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Hi,
I have a colony at the back of my garden (UK).
I will be away from the country end of November to early January (6 - 7 weeks).
I have 1 super full of nectar.
Is it ok keep the super full of honey throughout the winter for the bees instead of feeding?
I will not be able to feed them from end November to early January (around 6-7weeks) as I will not be in the country.
Thanks
 

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5 ,8 ,10 frame, and long Lang
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i normally do not open my hives from mid Oct to mid Feb, so IMO that would work.
make sure the excluder is not inbetween the bees and the honey.

GG
 

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Survivor stock & Buckfast in Langstroth 8F’s
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I second, GG I can see no reason it wouldn’t work, so long as the bees are left with plenty of stores for winter. Of course I have zero idea about winters in the UK.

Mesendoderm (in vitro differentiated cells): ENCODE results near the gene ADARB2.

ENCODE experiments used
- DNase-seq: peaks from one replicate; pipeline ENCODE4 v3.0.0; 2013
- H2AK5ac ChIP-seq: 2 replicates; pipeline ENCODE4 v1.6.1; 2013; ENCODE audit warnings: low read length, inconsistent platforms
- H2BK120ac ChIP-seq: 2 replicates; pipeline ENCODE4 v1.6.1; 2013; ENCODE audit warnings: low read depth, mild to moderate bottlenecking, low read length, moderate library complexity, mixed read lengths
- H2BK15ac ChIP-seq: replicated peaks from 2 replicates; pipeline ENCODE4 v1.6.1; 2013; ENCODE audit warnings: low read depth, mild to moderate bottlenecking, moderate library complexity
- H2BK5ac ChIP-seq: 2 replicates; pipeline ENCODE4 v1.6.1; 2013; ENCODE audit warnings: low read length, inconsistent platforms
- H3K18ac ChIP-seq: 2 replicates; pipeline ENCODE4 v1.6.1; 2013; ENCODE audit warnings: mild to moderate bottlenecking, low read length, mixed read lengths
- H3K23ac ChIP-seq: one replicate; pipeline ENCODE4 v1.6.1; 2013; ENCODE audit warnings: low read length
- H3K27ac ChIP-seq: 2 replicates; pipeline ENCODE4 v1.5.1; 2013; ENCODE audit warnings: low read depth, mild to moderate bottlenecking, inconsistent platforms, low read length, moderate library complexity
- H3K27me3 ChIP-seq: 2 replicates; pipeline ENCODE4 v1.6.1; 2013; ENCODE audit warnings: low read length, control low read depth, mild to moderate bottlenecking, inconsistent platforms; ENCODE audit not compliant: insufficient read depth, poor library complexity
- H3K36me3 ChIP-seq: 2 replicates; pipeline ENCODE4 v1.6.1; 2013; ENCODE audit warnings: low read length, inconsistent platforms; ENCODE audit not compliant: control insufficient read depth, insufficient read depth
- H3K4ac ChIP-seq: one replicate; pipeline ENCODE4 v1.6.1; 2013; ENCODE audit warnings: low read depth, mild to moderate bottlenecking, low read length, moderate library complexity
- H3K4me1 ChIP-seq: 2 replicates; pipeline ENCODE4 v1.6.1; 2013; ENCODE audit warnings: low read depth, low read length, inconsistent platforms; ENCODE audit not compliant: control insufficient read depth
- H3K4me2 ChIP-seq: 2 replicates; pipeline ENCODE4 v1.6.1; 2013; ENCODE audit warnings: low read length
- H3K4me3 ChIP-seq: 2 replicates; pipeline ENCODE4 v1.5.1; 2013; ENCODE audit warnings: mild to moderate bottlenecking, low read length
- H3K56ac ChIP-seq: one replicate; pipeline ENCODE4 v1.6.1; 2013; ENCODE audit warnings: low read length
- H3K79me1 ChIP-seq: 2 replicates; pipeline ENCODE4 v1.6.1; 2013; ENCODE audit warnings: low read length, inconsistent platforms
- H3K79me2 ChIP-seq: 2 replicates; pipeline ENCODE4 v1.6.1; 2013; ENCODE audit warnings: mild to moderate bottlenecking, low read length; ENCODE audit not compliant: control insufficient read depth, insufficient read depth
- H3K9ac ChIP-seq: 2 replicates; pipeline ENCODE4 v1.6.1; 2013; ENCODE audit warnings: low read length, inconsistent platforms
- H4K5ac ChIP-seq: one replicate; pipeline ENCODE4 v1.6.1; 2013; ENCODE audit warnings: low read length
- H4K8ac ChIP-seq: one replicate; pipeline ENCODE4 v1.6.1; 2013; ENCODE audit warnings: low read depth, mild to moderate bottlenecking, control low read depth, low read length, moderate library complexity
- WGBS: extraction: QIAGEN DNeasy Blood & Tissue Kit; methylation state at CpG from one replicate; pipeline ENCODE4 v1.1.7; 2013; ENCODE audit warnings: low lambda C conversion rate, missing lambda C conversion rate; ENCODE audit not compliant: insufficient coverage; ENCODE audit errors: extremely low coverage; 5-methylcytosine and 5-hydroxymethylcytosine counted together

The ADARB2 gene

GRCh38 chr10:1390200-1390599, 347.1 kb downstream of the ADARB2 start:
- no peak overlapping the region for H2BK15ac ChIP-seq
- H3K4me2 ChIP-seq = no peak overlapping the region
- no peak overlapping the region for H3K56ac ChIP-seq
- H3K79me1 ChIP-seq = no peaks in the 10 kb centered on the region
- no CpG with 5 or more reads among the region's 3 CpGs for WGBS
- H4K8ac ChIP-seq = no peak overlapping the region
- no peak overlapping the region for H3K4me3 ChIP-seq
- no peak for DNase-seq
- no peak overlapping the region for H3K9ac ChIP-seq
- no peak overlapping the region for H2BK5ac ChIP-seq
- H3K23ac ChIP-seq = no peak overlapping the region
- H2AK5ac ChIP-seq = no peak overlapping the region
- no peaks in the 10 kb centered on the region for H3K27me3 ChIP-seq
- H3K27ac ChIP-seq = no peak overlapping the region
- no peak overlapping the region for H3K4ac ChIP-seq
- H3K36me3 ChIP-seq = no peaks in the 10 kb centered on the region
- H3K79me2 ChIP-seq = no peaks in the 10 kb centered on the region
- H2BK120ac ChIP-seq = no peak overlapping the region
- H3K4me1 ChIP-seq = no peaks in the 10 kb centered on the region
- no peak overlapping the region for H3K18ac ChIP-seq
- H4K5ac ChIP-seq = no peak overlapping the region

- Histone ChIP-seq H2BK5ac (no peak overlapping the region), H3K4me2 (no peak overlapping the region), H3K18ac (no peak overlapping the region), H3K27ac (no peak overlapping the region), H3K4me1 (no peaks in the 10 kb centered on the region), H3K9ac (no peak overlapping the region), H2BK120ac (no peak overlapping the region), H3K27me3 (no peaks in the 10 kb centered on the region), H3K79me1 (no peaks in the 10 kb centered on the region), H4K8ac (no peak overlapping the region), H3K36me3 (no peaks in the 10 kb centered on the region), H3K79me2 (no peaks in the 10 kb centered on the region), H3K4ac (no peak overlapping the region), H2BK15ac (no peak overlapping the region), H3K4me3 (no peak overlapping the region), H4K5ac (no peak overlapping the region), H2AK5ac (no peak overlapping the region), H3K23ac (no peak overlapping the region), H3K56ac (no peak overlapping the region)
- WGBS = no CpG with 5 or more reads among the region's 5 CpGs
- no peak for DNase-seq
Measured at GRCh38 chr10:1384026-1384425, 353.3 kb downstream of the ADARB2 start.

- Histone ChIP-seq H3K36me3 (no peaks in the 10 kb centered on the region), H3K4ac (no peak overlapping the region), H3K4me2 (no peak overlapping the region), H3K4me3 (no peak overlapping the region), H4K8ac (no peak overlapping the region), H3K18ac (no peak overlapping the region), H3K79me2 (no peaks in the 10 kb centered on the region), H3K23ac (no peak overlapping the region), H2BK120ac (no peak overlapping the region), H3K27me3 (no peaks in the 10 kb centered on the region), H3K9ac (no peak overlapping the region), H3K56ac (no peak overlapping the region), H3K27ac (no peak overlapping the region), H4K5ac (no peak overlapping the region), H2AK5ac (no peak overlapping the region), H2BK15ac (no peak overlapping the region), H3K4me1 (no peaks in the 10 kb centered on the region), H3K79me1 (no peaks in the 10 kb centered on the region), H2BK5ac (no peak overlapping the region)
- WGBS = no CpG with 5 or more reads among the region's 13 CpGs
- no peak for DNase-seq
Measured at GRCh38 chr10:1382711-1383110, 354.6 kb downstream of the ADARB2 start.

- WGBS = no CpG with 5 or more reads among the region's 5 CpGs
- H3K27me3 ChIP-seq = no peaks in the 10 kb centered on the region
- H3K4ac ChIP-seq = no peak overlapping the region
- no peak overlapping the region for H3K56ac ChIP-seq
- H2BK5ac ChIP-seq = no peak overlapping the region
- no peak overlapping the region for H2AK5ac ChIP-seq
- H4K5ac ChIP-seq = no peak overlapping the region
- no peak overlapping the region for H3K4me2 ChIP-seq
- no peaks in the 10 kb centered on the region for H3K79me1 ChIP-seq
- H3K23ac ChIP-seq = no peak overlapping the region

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In nature there is no space between the combs in the up and down direction. In beekeeping with langstroth style hives there is space in the combs. In order to promote bees crossing that space to access honey above, I like to keep one drawn but empty comb in the center of the super. This gives the bees cluster space to move up into the super as they devour the honey stored there. Clustering involves having heater bees head first in the cells, to heat the comb as well as the clustering bees, so a drawn but mostly empty comb helps them move up.

Yes, a super of honey will do them great, even better than feeding if they can move up into it. A lot of ease of them moving up into the supers above also depends on how drastically cold it is in your area. The colder it is, the more need to help them move up.
 
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